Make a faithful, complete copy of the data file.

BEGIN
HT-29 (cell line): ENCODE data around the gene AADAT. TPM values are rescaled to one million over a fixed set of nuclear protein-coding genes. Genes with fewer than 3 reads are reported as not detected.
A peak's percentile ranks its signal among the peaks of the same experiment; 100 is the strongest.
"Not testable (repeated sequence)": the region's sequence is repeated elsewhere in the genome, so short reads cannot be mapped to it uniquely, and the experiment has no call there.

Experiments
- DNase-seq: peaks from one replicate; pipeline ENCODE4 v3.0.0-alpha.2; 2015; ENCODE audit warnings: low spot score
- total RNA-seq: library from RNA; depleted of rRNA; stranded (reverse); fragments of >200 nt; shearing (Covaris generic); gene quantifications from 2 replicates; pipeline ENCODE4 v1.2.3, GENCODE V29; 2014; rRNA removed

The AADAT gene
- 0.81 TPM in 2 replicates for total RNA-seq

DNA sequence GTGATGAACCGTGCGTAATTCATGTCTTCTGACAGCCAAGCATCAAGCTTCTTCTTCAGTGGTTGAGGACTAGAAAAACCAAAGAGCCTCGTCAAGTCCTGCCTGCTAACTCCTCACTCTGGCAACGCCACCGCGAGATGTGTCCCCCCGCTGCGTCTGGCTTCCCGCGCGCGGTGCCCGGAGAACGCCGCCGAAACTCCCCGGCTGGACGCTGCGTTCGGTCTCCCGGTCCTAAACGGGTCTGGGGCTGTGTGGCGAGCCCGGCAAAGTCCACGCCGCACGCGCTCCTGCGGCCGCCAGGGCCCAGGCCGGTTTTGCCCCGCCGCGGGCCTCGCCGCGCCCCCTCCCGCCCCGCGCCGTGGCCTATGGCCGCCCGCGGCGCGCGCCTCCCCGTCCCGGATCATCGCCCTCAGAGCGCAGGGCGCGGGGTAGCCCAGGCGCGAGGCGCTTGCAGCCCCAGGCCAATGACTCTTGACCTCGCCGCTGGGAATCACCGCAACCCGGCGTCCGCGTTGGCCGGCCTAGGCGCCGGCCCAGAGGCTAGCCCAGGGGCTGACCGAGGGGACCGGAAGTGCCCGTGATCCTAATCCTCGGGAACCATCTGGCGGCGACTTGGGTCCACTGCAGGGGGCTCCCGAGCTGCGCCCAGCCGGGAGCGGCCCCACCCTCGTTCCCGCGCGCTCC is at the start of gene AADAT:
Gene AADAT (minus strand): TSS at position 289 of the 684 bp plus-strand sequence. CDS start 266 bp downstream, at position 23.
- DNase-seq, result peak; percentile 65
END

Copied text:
HT-29 (cell line): ENCODE data around the gene AADAT. TPM values are rescaled to one million over a fixed set of nuclear protein-coding genes. Genes with fewer than 3 reads are reported as not detected.
A peak's percentile ranks its signal among the peaks of the same experiment; 100 is the strongest.
"Not testable (repeated sequence)": the region's sequence is repeated elsewhere in the genome, so short reads cannot be mapped to it uniquely, and the experiment has no call there.

Experiments
- DNase-seq: peaks from one replicate; pipeline ENCODE4 v3.0.0-alpha.2; 2015; ENCODE audit warnings: low spot score
- total RNA-seq: library from RNA; depleted of rRNA; stranded (reverse); fragments of >200 nt; shearing (Covaris generic); gene quantifications from 2 replicates; pipeline ENCODE4 v1.2.3, GENCODE V29; 2014; rRNA removed

The AADAT gene
- 0.81 TPM in 2 replicates for total RNA-seq

DNA sequence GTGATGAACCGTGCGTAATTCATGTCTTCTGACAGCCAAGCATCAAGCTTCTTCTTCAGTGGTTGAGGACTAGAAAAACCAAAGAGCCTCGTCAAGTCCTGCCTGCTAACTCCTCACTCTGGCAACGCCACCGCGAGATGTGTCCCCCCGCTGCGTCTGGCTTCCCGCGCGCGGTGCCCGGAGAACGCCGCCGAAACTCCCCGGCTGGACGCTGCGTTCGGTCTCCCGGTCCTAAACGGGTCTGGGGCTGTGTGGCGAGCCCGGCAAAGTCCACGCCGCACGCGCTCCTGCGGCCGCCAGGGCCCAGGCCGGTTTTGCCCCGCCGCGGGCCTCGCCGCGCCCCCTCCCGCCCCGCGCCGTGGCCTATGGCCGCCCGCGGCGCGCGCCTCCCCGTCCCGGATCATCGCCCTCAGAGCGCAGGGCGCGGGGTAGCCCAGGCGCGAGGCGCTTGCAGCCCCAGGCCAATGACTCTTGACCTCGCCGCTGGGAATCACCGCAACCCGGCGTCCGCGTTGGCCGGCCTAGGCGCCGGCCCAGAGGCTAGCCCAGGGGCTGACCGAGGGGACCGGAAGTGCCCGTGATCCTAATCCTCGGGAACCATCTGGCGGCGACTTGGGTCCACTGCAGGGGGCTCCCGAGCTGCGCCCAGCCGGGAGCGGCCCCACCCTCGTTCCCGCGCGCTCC is at the start of gene AADAT:
Gene AADAT (minus strand): TSS at position 289 of the 684 bp plus-strand sequence. CDS start 266 bp downstream, at position 23.
- DNase-seq, result peak; percentile 65